Lively, entertaining reviews of, and essays on, old and newer films and everything relating to them, written by professional author William Schoell.

Thursday, June 3, 2010


DAYBREAKERS (2009). Written and directed by Michael and Peter Spierig.

Taking its cue from such films as The Last Man on Earth, Omega Men [a remake of the first film], comics like Planet of the Vampires and so on, Daybreakers presents an Earth in which a plague of vampirism has erupted through the world and only 5% of the population are human. Although humans are captured and harvested for their blood, there is still a severe shortage, resulting in violent outbreaks by "subsiders," the name for vampires who attack other vampires and drink non-human blood. Edward Dalton (Ethan Hawke) is a vampire with a social conscience who is trying to come up with a substitute for blood so that the human race he once belonged to won't become extinct. His boss, Bromley (Sam Neill) believes that even if he invents a substitute there will always be vampires who want and can afford the real thing. Dalton's brother Frankie (Michael Dorman) is a hunter who captures humans and the very one who turned his brother into a vampire. Edward hooks up with a band of humans fighting to hold on to their humanity, which include Audrey (Claudia Karvan) and "Elvis" (Willem Dafoe) who's discovered the way to turn a vampire back into a human.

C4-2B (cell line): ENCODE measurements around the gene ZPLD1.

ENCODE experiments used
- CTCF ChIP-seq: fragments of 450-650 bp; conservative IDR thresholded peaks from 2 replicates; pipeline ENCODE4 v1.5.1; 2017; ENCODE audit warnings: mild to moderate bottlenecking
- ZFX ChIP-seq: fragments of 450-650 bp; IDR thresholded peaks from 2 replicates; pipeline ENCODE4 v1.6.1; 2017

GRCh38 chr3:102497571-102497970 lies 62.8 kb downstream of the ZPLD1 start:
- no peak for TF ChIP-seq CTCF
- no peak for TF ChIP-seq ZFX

Daybreakers is one of the more intriguing treatments of vampirism. The film has real suspense and is directed with flair and assurance. Hawke, Dafoe, Neill and the others turn in fine performances that help you stay absorbed in what's happening on the screen. There are some powerful moments such as when a bunch of deteriorating "subsiders," including Bromley's daughter Allison (Isabel Lucas), are forced into the sun where they burst into flames and become ashes. Since the film is not afraid to have "humanistic" moments, it seems a shame that its intelligence is blunted by obligatory, over-familiar and dumbed-down moments of extreme gore meant to please the Fangoria crowd but which aren't really necessary in a film of real quality. They prevent Daybreakers from being the outstanding horror drama that for much of its length it is.

Verdict: Comes close to being a very memorable horror film. ***.

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